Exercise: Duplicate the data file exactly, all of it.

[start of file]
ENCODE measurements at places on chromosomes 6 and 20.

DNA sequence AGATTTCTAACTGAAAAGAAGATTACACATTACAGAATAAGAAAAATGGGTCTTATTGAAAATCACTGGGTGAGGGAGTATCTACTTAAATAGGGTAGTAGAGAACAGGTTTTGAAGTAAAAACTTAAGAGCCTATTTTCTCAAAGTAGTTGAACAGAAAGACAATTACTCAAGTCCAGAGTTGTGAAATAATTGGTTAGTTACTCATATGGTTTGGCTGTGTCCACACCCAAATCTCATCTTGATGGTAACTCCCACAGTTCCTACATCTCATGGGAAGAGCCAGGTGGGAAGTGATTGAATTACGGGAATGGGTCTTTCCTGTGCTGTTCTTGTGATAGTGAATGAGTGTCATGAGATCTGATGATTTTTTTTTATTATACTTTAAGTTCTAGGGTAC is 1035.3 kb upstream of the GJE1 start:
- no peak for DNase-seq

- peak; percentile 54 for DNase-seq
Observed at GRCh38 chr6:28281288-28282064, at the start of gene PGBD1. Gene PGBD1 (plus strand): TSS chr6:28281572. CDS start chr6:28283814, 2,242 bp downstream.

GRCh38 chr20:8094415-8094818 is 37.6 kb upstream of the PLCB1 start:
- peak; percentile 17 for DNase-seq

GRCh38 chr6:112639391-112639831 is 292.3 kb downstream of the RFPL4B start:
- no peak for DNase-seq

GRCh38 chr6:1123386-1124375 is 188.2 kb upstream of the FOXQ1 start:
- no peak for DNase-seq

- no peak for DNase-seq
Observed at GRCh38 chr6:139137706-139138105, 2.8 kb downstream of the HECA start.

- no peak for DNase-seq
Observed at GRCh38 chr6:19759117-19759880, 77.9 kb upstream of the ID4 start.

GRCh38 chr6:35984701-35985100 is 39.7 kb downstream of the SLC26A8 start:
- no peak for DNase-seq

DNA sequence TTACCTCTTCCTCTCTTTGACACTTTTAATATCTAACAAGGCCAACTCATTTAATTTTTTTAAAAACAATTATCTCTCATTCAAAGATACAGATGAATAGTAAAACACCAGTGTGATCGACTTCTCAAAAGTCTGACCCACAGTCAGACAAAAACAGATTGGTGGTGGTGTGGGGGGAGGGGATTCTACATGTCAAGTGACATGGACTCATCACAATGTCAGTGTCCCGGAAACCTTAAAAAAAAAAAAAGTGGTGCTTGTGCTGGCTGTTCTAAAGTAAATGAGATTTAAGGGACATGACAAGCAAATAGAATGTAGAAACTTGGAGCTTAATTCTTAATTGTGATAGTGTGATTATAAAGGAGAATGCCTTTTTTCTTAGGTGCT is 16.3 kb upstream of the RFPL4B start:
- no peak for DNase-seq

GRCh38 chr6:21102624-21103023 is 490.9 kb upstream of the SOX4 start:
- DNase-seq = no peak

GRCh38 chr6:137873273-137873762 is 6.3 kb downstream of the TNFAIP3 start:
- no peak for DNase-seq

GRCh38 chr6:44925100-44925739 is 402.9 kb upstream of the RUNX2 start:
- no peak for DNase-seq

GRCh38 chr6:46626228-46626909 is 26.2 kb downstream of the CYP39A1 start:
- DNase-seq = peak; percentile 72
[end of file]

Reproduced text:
ENCODE measurements at places on chromosomes 6 and 20.

DNA sequence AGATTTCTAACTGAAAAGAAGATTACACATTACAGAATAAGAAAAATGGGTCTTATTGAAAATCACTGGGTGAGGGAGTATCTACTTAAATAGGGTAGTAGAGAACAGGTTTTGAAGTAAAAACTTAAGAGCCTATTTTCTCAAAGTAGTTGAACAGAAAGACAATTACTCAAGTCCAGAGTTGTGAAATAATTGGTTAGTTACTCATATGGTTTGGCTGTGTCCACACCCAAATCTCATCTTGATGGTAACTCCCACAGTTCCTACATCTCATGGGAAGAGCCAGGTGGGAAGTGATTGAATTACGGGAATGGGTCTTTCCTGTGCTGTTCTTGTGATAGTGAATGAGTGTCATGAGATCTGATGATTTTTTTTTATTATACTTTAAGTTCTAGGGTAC is 1035.3 kb upstream of the GJE1 start:
- no peak for DNase-seq

- peak; percentile 54 for DNase-seq
Observed at GRCh38 chr6:28281288-28282064, at the start of gene PGBD1. Gene PGBD1 (plus strand): TSS chr6:28281572. CDS start chr6:28283814, 2,242 bp downstream.

GRCh38 chr20:8094415-8094818 is 37.6 kb upstream of the PLCB1 start:
- peak; percentile 17 for DNase-seq

GRCh38 chr6:112639391-112639831 is 292.3 kb downstream of the RFPL4B start:
- no peak for DNase-seq

GRCh38 chr6:1123386-1124375 is 188.2 kb upstream of the FOXQ1 start:
- no peak for DNase-seq

- no peak for DNase-seq
Observed at GRCh38 chr6:139137706-139138105, 2.8 kb downstream of the HECA start.

- no peak for DNase-seq
Observed at GRCh38 chr6:19759117-19759880, 77.9 kb upstream of the ID4 start.

GRCh38 chr6:35984701-35985100 is 39.7 kb downstream of the SLC26A8 start:
- no peak for DNase-seq

DNA sequence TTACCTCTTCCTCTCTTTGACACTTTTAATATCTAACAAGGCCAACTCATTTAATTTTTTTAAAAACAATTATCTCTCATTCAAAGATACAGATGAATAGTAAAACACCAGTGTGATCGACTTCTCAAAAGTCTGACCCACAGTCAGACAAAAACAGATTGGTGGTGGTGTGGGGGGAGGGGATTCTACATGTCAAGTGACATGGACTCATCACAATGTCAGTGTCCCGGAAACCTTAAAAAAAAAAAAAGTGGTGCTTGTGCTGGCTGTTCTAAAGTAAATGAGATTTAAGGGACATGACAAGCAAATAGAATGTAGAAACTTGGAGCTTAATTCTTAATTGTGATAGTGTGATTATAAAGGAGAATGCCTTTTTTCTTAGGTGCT is 16.3 kb upstream of the RFPL4B start:
- no peak for DNase-seq

GRCh38 chr6:21102624-21103023 is 490.9 kb upstream of the SOX4 start:
- DNase-seq = no peak

GRCh38 chr6:137873273-137873762 is 6.3 kb downstream of the TNFAIP3 start:
- no peak for DNase-seq

GRCh38 chr6:44925100-44925739 is 402.9 kb upstream of the RUNX2 start:
- no peak for DNase-seq

GRCh38 chr6:46626228-46626909 is 26.2 kb downstream of the CYP39A1 start:
- DNase-seq = peak; percentile 72